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Gigabyte Z87X-UD7 TH

Four Z87 Express Motherboards For Three- And Four-Way SLI
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Gigabyte attempts a features coup with its Z87X-UD7 TH, beginning with the Thunderbolt headers found on ASRock’s sample and continuing into the two-lane RAID controller supported by Asus. We also find the pair of USB 3.0 hubs used by ASRock, along with the two I/O panel and two front-panel ports those hubs supply.

Gigabyte ups its Wi-Fi ante with a $55 dual-band 802.11ac / Bluetooth module manufactured by Intel. Supporting 867 Mb/s transfer rates, the module rests upon a PCIe 2.0 x1 expansion card.

It turned out that the U.S. had a brief exclusive with the board at a lower-than-expected price. After its recent worldwide launch, pricing info looks a lot more realistic. Today, Newegg lists the Z87X-UD7 TH for sale at $430.

Further inspection proves that the Z87X-UD7 TH looks the part of a $430 motherboard. In addition to the expensive PCIe 3.0 switch needed to make three- and four-way SLI work, the motherboard-down RAID controller, the Thunderbolt controller needed to pipe data across the mini-DisplayPort connector, and the PCIe 2.0 switch needed to give Thunderbolt devices their connectivity without disabling other on-board devices, we also find a 16-phase voltage regulator. Oh, and about Thunderbolt: this is the first board from Gigabyte to be Thunderbolt 2-certified, combining both 10 Gb/s channels into a single 20 Gb/s channel.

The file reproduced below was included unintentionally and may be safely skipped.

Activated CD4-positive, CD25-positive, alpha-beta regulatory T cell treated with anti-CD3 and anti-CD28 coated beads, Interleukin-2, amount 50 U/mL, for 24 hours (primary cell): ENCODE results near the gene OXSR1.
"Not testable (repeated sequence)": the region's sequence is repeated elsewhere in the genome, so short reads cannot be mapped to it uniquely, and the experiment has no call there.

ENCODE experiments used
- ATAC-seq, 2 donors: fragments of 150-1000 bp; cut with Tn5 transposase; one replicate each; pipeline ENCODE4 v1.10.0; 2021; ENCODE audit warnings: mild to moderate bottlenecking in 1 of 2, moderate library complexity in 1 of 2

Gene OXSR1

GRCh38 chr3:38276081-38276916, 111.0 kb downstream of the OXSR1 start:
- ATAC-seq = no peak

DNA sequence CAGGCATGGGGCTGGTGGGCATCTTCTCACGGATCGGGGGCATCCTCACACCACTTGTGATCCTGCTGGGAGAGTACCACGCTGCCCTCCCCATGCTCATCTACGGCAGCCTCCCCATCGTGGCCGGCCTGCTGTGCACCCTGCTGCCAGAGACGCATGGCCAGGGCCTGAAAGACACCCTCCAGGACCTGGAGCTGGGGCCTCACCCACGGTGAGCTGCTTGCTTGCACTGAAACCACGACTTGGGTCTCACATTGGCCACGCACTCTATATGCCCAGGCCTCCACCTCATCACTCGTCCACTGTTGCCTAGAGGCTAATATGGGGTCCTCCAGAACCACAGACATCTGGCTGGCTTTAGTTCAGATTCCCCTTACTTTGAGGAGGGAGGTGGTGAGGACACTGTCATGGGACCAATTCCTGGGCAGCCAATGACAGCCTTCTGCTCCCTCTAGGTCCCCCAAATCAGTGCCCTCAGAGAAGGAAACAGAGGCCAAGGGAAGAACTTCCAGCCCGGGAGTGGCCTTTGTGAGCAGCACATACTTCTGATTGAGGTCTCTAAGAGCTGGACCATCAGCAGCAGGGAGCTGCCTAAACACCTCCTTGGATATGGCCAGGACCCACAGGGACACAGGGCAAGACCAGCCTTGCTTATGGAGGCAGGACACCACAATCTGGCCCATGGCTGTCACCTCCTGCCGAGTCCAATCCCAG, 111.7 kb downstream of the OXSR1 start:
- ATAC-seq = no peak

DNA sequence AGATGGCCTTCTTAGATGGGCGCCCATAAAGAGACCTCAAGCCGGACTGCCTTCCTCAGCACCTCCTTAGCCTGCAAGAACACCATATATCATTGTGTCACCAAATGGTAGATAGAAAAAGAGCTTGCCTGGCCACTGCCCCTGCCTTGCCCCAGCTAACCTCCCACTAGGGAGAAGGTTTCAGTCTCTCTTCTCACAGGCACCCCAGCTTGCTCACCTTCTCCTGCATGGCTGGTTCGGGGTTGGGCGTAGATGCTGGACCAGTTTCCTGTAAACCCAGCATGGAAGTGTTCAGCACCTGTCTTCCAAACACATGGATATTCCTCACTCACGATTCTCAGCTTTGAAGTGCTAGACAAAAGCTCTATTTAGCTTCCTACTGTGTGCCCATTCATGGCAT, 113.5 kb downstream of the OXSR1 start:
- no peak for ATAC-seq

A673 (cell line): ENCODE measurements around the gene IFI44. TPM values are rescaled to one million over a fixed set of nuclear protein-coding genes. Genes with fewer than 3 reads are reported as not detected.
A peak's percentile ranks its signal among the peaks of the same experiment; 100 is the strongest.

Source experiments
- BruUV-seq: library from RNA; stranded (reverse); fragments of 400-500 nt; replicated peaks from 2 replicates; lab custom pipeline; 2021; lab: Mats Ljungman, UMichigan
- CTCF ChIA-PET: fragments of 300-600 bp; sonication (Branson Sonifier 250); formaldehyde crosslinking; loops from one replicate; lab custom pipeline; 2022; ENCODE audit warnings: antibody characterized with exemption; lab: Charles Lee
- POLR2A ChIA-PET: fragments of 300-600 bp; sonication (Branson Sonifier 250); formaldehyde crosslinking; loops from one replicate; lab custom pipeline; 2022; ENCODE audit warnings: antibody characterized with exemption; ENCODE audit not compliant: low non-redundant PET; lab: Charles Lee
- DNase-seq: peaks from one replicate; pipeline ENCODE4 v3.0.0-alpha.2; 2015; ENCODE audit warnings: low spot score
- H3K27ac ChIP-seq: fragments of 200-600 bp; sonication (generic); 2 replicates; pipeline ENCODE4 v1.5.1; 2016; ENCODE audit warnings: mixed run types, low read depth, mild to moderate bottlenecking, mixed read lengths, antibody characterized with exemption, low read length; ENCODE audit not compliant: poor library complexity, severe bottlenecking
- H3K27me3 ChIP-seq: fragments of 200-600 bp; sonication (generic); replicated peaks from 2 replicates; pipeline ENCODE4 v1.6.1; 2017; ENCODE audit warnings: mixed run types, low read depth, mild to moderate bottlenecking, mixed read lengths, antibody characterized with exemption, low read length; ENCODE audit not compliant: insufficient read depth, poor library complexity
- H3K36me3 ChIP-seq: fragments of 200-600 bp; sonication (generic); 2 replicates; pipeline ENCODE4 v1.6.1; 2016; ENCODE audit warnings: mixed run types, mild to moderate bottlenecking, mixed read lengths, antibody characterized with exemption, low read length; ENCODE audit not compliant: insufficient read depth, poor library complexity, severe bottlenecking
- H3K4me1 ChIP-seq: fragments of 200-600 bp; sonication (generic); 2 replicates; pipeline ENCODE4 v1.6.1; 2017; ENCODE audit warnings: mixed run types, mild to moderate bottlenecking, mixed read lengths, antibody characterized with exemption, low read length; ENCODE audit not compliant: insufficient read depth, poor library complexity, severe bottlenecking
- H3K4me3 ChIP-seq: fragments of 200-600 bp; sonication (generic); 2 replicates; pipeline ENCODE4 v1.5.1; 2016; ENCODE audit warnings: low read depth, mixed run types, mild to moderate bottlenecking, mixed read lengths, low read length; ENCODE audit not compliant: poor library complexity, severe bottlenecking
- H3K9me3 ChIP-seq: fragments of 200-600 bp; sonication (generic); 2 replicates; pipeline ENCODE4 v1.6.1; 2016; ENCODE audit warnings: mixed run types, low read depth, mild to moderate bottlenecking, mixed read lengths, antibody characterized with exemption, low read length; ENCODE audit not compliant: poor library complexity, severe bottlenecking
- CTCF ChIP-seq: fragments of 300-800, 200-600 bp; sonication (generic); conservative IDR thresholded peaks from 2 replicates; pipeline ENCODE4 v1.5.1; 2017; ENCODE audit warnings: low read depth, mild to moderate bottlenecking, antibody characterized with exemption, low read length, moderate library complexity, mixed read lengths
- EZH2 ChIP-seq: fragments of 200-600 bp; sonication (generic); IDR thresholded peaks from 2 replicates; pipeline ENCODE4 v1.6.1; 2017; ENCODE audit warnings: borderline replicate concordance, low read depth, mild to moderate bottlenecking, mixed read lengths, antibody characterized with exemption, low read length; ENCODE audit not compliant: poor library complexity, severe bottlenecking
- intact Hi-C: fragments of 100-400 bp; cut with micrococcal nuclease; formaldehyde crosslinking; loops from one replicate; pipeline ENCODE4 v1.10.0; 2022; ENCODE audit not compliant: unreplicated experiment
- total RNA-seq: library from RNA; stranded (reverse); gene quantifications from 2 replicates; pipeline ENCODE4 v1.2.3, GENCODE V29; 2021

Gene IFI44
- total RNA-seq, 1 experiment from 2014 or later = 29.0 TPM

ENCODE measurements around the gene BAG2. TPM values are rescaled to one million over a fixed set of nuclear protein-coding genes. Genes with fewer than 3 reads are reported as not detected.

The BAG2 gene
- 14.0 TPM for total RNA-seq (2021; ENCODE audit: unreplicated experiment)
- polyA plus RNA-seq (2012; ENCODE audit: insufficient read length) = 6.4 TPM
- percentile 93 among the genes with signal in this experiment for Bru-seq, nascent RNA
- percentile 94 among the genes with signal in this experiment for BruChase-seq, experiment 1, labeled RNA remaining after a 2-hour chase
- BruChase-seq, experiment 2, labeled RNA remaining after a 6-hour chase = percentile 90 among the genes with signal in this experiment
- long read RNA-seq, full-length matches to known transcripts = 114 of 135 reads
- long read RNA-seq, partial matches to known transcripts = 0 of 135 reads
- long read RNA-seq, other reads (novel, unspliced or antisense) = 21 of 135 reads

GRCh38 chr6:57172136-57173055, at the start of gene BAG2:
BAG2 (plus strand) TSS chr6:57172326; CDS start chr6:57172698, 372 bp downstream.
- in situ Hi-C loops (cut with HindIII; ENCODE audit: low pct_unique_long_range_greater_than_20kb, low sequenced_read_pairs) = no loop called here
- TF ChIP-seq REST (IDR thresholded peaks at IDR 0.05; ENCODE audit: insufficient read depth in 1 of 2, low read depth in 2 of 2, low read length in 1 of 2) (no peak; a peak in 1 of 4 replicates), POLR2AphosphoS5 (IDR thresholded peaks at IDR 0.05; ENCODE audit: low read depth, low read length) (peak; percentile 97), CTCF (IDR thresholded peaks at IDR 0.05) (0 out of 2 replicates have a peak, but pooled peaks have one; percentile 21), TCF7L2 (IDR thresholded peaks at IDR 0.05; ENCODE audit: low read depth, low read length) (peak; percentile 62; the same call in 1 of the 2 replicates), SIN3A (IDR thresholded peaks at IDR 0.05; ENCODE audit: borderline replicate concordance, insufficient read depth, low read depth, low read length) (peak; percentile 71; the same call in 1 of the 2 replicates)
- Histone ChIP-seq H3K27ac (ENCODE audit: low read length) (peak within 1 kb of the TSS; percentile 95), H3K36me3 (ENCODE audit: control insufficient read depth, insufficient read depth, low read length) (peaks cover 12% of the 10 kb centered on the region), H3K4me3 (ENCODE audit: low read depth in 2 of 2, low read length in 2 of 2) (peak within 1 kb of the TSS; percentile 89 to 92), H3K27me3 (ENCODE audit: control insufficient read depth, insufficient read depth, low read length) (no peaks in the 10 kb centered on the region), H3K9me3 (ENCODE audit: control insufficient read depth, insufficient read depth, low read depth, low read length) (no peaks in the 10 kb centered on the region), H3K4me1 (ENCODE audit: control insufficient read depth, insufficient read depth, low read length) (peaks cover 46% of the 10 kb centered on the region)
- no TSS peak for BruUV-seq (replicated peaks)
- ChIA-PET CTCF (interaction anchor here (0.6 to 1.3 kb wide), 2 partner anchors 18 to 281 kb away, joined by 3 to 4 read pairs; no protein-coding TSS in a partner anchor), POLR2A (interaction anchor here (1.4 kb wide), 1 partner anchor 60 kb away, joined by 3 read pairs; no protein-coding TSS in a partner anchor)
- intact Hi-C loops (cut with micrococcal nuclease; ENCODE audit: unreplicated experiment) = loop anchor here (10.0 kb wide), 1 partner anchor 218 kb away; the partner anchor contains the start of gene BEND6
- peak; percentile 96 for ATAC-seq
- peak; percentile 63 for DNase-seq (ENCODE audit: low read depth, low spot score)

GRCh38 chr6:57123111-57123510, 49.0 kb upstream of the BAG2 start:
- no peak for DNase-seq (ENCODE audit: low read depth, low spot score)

Anyone who thinks they might be able to push the limits of that 16-phase voltage regulator also knows that they’re going to make a lot of heat. Gigabyte equips the Z87X-UD7 TH voltage regulator with both a fan and a liquid-cooling channel.

Buttons at the front of the board control both base clock and multiplier ratios through a background application, which is perfect for tuners who don't want to reboot or open up another GUI while making adjustements. Other buttons control base clock increment size (0.1 or 1 MHz), enable a pre-configured overclock setting, and save current settings with a tag after resetting BIOS. Yet another button sets the system to retain component power after shut down…which would be perfect if the firm would introduce a DDR3-based version of its i-RAM.

A few things are imperfect though, including a front-panel audio header that’s around 0.5” too far into the rear corner for the cables of some cases to reach, a second front-panel USB 3.0 header that’s sure to be blocked by a fourth graphics card, and the problem that the third graphics card covers up the last PCIe x1 slot. If you do use three or more double-slot graphics cards, you'll be forced to give up the valuable Intel 802.11ac/Bluetooth combo card.

If we were to give up the Wi-Fi card for the sake of three- and four-way SLI, the Z87X-UD7 TH would still look like a fairly solid sub-$400 board. It still includes two-, three-, and four-way SLI bridges, a CrossFire bridge, a 3.5” bay adapter for front-panel USB 3.0, and six SATA cables.

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